‘There was a spasm of violent excitement among the crowd as it stopped. Something had happened which not everybody could see, but everybody could see a stalwart policeman pounce on a protesting young woman and forcibly haul her off to the lock-up. She was a suffragette, a bag of flour had been thrown (it was said) at the Prime Minister’s car, and she had been arrested for it’.
Chester Chronicle, 20th July 1912, MF 207/36
A report from the Cheshire Observer dated July 27th 1912 harked at the ‘Exciting and alarming incident’, describing how the ‘excited lady’ appeared to ‘rush out of the crowd and hurl something at the car’.
‘Instantly, P.C. Baker secured the lady, and at almost the same moment another lady was heard shouting and pushing through the crowd. P.C. Wakelin pushed her back… As the lady in custody was taken past his car on her way to the Police Office, she jeered at him, and the crowd returned the compliment to her.’ (Cheshire Observer, 27th July 1912 MF 225/35)

Reporting on the aftermath of ‘The Chester Incident’, the Cheshire Observer recounted events at the Police Court. Charged with the assault of Frank Clark who had been driving the car that was hit by flour, the assailant was identified as Mary Phillips, a journalist from Cornwall. Giving evidence, the Chief Constable asked ‘the Bench to make an example of the defendant.’ (Cheshire Observer, 27th July 1912 MF 225/35)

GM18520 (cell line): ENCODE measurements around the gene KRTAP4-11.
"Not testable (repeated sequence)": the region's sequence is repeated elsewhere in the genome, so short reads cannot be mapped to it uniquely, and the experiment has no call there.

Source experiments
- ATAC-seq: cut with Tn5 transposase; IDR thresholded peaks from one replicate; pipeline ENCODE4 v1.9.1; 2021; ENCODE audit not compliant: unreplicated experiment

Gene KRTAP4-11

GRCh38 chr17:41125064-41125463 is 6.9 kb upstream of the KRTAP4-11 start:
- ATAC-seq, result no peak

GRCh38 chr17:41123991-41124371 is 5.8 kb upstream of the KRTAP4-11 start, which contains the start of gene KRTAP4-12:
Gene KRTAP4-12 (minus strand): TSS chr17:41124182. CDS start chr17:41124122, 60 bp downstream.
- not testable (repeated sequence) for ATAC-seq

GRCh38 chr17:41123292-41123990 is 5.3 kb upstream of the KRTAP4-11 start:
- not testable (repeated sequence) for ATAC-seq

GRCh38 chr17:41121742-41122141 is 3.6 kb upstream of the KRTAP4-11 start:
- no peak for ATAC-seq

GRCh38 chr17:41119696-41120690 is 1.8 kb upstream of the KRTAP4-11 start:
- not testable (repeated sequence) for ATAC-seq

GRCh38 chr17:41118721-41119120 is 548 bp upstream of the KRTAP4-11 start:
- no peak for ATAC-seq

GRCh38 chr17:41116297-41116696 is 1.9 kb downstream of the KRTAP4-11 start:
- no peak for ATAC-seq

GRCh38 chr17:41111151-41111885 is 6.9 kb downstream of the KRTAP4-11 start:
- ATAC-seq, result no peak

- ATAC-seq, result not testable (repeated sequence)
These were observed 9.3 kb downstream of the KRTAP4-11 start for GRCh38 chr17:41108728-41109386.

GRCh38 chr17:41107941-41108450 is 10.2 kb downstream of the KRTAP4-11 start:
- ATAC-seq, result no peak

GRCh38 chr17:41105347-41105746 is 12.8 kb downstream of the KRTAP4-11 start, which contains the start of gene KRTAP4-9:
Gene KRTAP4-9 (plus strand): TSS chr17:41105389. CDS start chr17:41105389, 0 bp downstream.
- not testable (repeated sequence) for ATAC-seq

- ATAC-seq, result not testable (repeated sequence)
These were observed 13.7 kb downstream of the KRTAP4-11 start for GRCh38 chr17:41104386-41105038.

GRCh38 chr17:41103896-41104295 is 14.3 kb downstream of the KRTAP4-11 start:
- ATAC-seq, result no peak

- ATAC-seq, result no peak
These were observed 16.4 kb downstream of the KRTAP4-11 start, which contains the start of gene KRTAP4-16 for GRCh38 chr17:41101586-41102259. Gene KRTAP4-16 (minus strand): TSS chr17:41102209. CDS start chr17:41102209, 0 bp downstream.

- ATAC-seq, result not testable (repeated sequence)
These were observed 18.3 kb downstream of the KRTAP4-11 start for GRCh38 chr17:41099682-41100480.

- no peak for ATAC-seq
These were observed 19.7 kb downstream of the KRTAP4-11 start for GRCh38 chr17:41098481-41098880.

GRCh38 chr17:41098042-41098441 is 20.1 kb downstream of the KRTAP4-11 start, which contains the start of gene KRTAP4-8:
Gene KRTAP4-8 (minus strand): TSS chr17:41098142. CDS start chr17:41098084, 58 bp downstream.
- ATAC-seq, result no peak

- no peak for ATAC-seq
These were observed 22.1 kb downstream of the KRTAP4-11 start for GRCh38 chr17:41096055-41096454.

‘There was no doubt that the missile was intended for the Prime Minster. If Cabinet Ministers could not travel about the country without attempts being made to assault them, then the country must be coming to state of anarchy.’ (Cheshire Observer, 27th July 1912, MF 225/35). Despite denying the charge of assault and protesting that if she had intended to injure the Prime Minister or damage the car she would have used a more dangerous missile, Mary Phillips was found guilty. She had the choice to pay 5s. in fines and additional costs, or receive seven days imprisonment in the second division. She refused to pay the fine, but it was later paid by a ‘prominent Chester Liberal’ whose identity remains unknown still.